Critical Habitat and the Endangered Species Act: Newly Enacted Regulations Threaten to Expand the Government’s Role and Discretion in the Permitting Process

In the summer of 2014, we reported on the U.S. Fish and Wildlife Service’s and the National Marine Fisheries Service’s (collectively, the “Services”) proposed changes to regulations implementing the Endangered Species Act (“ESA”).  As we indicated then, the proposals had the potential to expand the need to consult with the Services under the ESA, thereby making it possibly more difficult, time-consuming, and expensive to obtain permits from federal agencies such as the U.S. Army Corps of Engineers.  Among the proposed changes was an amendment to the definition of “destruction or adverse modification” of critical habit.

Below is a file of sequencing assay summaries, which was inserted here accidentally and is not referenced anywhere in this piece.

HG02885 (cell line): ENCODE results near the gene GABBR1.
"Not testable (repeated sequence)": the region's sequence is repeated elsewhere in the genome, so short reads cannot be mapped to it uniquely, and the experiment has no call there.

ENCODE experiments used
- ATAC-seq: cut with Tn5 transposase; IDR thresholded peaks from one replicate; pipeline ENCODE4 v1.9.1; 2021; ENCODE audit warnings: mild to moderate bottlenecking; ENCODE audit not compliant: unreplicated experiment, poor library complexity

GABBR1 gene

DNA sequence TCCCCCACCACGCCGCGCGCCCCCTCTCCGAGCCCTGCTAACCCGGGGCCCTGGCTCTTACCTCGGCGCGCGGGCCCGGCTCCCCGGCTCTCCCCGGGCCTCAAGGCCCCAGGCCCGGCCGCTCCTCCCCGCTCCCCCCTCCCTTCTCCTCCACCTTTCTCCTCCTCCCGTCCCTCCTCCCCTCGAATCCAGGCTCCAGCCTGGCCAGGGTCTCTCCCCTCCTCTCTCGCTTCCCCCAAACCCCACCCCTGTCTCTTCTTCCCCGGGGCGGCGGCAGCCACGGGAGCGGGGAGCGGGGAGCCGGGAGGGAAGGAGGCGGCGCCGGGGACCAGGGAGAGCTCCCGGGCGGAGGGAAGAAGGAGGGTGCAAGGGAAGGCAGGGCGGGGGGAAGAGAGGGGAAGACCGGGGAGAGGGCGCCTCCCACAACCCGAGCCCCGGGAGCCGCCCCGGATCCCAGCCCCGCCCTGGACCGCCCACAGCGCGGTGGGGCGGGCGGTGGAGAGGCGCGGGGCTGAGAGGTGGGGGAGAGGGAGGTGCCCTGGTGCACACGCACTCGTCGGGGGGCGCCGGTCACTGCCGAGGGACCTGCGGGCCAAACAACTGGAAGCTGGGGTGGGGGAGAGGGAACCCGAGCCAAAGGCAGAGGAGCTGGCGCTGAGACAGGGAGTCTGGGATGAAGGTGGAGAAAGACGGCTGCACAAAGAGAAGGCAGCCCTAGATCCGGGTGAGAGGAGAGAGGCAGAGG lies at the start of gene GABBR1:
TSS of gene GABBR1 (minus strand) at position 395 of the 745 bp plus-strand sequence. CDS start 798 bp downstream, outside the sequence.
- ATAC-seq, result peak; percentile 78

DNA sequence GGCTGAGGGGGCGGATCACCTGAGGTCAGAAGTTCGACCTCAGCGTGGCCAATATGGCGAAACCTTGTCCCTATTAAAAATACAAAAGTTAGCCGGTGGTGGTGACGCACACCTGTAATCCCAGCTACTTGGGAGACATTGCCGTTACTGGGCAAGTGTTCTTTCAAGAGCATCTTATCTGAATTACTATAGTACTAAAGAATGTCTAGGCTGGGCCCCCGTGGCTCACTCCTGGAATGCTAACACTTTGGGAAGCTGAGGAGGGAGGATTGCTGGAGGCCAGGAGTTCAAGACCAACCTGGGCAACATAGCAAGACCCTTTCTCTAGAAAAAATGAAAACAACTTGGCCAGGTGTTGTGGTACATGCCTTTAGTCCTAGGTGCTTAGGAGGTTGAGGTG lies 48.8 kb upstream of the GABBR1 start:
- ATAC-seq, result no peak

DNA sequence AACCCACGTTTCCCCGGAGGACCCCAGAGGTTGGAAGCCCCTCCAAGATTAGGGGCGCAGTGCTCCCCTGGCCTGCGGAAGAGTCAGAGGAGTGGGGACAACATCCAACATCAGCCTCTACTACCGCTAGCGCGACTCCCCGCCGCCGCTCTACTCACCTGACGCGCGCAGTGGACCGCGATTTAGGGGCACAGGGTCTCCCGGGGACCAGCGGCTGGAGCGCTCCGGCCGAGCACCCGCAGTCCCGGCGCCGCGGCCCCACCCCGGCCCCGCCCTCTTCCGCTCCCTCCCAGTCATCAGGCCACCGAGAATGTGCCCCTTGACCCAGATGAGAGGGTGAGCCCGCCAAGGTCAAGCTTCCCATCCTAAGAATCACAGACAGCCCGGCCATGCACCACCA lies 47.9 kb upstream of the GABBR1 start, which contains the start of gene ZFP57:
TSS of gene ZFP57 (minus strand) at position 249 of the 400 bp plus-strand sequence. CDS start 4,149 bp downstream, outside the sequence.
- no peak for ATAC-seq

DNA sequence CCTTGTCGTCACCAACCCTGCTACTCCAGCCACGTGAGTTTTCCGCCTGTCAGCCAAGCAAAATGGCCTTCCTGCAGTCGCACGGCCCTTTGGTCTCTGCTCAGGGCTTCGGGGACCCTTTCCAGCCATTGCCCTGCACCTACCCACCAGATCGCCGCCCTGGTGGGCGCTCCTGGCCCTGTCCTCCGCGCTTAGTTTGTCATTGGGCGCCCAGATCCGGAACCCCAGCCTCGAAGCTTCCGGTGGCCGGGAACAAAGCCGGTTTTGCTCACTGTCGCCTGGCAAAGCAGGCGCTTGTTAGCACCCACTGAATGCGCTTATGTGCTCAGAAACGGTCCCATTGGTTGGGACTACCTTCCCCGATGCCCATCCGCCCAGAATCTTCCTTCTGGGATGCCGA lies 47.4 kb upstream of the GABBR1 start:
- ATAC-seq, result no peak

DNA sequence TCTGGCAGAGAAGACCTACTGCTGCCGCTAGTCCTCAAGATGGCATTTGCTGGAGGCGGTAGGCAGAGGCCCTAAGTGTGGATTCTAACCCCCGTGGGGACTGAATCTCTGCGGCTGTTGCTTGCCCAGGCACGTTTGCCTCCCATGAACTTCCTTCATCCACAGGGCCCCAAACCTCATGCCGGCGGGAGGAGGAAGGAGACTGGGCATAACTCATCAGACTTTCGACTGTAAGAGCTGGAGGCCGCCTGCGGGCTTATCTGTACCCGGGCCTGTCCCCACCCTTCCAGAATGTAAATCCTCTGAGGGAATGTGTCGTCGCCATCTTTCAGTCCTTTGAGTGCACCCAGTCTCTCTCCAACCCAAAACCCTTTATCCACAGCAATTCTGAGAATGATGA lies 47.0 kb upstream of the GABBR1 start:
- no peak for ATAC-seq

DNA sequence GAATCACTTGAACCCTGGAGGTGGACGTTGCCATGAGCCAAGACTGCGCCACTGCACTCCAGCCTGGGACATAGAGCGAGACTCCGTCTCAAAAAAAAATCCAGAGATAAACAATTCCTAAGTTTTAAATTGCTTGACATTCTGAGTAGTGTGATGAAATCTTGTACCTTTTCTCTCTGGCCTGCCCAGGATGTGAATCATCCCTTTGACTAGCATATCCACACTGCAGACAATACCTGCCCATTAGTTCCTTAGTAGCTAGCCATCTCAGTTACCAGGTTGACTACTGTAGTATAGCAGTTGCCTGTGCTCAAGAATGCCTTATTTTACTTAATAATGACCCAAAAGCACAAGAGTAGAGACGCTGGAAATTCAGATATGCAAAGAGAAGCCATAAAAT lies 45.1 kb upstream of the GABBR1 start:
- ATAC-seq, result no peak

Not quite two years later, on February 11, 2016, the Services issued a final rule adopting a new definition of “destruction or adverse modification” under the ESA.  The new rule takes effect on March 14, 2016.  According to the Services, it should not alter the ESA consultation process and does not require the reevaluation of “previously completed biological opinions.”  As we foreshadowed in summer 2014, however, the new rule could impact the amount and substantive results of future consultations with the Services.

Read the full alert on K&L Gates HUB


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